Moving forward with Disability Services

handicapped access
photo illustration by Scott Akerman

By Shawna Paul
With all of the recent construction at Fitchburg State, getting around campus has become quite a challenge. This is a problem that students with physical handicaps have experienced for years, due to the campus’s old buildings, antiquated modes of accessibility, and hilly terrain.
These students rely on Disability Services to help them get to their destinations.
“We counsel students how to get around campus, ‘cause you can’t always get there from here,” says Julie Maki, coordinator of Disability Services.
For students who use wheelchairs, the most accessible classrooms are in Thompson and McKay, Maki says, although scheduling their classes in those buildings can be another challenge, as some professors try to move the classes back to accommodate their own schedules. “It upsets them until they see the student,” Maki says. “They [professors] feel slighted until they realize why.”
Campus accessibility is getting better, according to Maki. “I only had to move three classes this semester,” Maki said, while 12 years ago, “I had to move 30 classes a semester.”
She also said that the new elevator under construction in Hammond will help handicapped students access the building. The new science building will be completely accessible as well, she said.
Maki said that FSU has sought outside help in becoming more accessible, as well. A few years ago, she said, a consultant was brought in to assess what the school could do to attain greater accessibility. As a result, plans were made to get elevators in Miller and Percival.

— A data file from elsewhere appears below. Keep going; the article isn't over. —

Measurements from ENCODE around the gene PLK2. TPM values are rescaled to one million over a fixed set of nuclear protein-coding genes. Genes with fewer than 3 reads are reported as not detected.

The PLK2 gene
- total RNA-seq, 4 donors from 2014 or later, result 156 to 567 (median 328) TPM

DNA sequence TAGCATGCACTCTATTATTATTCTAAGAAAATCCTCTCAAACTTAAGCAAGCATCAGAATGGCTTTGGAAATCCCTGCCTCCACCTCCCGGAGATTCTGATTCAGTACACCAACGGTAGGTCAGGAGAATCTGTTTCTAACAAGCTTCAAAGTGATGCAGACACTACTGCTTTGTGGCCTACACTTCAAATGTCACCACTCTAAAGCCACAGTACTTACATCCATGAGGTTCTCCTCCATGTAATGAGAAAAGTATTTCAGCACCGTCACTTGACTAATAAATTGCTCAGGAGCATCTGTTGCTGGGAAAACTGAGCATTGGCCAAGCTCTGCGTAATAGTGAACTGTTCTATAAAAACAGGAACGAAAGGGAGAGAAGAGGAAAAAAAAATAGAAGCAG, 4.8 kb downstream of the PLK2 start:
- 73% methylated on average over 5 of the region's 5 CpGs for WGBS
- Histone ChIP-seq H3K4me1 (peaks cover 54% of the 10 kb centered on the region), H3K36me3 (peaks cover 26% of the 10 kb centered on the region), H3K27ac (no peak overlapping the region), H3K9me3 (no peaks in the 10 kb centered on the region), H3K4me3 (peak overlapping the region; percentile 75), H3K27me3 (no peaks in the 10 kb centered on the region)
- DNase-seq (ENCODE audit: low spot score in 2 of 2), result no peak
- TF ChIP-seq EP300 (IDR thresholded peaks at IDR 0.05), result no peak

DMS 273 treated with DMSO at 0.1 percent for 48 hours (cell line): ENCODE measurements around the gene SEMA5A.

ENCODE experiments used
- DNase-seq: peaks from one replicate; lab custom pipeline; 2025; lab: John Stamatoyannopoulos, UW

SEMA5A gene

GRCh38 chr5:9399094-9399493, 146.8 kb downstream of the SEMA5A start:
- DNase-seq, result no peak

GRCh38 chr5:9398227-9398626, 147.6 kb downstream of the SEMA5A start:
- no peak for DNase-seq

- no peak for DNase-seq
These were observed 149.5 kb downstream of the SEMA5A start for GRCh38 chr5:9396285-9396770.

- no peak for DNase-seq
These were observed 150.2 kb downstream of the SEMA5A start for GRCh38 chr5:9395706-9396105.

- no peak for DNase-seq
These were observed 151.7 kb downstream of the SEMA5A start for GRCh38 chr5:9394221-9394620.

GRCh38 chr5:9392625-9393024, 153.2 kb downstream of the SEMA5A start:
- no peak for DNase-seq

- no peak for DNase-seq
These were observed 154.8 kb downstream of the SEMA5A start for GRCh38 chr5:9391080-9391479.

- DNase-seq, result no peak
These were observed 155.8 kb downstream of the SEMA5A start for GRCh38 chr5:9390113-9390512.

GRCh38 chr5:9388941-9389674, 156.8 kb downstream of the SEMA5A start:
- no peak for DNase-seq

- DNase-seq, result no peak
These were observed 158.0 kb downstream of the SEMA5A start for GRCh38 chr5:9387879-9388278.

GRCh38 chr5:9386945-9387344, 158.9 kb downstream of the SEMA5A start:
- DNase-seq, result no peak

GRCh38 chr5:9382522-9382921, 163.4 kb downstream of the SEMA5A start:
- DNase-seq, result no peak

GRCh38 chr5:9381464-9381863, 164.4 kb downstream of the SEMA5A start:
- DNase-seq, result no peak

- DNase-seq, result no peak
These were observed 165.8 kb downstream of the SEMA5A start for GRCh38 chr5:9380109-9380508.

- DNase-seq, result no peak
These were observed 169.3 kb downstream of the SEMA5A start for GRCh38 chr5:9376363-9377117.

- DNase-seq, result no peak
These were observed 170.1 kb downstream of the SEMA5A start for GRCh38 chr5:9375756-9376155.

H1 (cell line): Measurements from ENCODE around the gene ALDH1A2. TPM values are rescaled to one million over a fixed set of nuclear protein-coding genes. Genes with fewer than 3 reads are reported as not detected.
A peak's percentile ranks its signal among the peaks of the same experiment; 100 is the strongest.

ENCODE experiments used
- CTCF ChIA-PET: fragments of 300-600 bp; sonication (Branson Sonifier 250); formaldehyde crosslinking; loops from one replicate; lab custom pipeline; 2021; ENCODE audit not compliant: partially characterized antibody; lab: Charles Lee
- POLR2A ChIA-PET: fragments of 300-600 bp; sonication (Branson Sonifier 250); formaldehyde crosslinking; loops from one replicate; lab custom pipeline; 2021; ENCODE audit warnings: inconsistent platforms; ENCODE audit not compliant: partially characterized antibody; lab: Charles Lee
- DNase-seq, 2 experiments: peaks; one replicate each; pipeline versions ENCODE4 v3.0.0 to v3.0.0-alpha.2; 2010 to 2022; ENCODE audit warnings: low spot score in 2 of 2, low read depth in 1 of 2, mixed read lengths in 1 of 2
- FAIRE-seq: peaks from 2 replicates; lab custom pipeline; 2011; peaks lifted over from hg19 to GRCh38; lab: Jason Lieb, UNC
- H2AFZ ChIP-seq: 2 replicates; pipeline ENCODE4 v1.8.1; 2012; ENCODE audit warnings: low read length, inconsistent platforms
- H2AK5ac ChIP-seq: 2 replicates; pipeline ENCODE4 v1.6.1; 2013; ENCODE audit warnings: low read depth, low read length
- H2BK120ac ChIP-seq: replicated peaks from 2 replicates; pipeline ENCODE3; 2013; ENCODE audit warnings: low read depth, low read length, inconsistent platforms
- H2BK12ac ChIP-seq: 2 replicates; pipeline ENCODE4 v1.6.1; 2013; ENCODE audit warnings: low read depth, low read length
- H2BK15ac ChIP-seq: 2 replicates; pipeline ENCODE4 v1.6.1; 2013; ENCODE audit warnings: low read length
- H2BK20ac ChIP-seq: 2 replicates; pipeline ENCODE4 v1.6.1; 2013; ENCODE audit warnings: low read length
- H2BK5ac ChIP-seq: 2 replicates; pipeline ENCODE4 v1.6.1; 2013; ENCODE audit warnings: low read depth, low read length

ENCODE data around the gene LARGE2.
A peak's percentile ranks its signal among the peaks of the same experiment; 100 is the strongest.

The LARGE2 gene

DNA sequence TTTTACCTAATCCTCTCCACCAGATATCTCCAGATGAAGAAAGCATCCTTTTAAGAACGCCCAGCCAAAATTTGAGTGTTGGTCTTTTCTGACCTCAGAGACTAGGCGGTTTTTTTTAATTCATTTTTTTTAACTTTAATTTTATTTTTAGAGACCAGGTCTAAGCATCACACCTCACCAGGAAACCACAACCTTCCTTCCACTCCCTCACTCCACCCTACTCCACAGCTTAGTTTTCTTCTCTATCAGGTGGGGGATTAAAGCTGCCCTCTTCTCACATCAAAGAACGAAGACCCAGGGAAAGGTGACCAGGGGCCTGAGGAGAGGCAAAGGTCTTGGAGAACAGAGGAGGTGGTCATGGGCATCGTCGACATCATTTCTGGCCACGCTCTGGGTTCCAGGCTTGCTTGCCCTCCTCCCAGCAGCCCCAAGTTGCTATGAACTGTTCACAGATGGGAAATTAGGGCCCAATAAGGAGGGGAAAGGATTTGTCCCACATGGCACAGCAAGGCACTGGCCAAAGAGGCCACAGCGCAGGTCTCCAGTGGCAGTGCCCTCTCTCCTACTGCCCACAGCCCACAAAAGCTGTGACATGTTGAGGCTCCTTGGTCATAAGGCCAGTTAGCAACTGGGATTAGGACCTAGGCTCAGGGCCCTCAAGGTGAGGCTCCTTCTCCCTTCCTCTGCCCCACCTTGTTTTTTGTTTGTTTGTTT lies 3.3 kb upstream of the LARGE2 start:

Percival is technically deemed as accessible, she said, because when the chairlifts and exterior elevator were installed, they were up to code. But since the exterior elevator only makes one class on the first floor accessible, coupled with the fact that it has a tendency to freeze up and not work, it has since become policy to move classes with handicapped students elsewhere.
Specific safety measures are in place to help handicapped students, as well. “Campus Police have a piece of equipment that can evacuate people in wheelchairs,” Maki explained.
With the cost of installing an elevator topping $500,000, and with the long process that goes into renovations, students at Fitchburg State may have to make do with what they have for the time being. Maki is proud of the way her office excels in helping students do just that.
Disability Services is located on the third floor in the Hammond building. And yes, there is an elevator that can get you there.